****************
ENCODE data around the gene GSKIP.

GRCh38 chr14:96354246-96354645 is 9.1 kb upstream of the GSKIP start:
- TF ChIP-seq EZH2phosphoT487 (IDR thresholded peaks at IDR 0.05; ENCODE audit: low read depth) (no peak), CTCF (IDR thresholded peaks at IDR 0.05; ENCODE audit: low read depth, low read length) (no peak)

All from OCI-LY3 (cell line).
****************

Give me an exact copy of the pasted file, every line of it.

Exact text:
ENCODE data around the gene GSKIP.

GRCh38 chr14:96354246-96354645 is 9.1 kb upstream of the GSKIP start:
- TF ChIP-seq EZH2phosphoT487 (IDR thresholded peaks at IDR 0.05; ENCODE audit: low read depth) (no peak), CTCF (IDR thresholded peaks at IDR 0.05; ENCODE audit: low read depth, low read length) (no peak)

All from OCI-LY3 (cell line).